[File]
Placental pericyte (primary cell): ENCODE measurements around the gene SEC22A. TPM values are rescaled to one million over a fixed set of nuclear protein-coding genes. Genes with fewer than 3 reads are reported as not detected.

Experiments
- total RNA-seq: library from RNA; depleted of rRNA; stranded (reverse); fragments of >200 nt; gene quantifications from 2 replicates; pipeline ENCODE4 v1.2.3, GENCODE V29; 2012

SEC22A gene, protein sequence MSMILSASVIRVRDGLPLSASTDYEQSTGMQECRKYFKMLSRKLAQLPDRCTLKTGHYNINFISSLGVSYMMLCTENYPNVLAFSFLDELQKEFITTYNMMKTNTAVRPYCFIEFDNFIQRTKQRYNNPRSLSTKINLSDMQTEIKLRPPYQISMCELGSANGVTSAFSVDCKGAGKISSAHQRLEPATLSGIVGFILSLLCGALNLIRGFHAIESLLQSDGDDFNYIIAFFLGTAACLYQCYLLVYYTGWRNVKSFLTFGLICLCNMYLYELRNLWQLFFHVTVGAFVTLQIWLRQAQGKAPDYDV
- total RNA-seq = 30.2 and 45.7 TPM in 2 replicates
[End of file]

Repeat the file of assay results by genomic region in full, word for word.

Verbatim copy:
Placental pericyte (primary cell): ENCODE measurements around the gene SEC22A. TPM values are rescaled to one million over a fixed set of nuclear protein-coding genes. Genes with fewer than 3 reads are reported as not detected.

Experiments
- total RNA-seq: library from RNA; depleted of rRNA; stranded (reverse); fragments of >200 nt; gene quantifications from 2 replicates; pipeline ENCODE4 v1.2.3, GENCODE V29; 2012

SEC22A gene, protein sequence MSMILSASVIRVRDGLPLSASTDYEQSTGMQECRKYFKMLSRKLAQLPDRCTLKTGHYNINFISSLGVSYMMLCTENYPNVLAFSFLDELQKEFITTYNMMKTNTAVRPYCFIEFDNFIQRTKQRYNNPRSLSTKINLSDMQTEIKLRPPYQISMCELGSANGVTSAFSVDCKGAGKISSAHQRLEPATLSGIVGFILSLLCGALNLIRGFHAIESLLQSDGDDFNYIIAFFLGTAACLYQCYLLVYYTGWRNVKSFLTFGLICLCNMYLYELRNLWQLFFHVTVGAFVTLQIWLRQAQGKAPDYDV
- total RNA-seq = 30.2 and 45.7 TPM in 2 replicates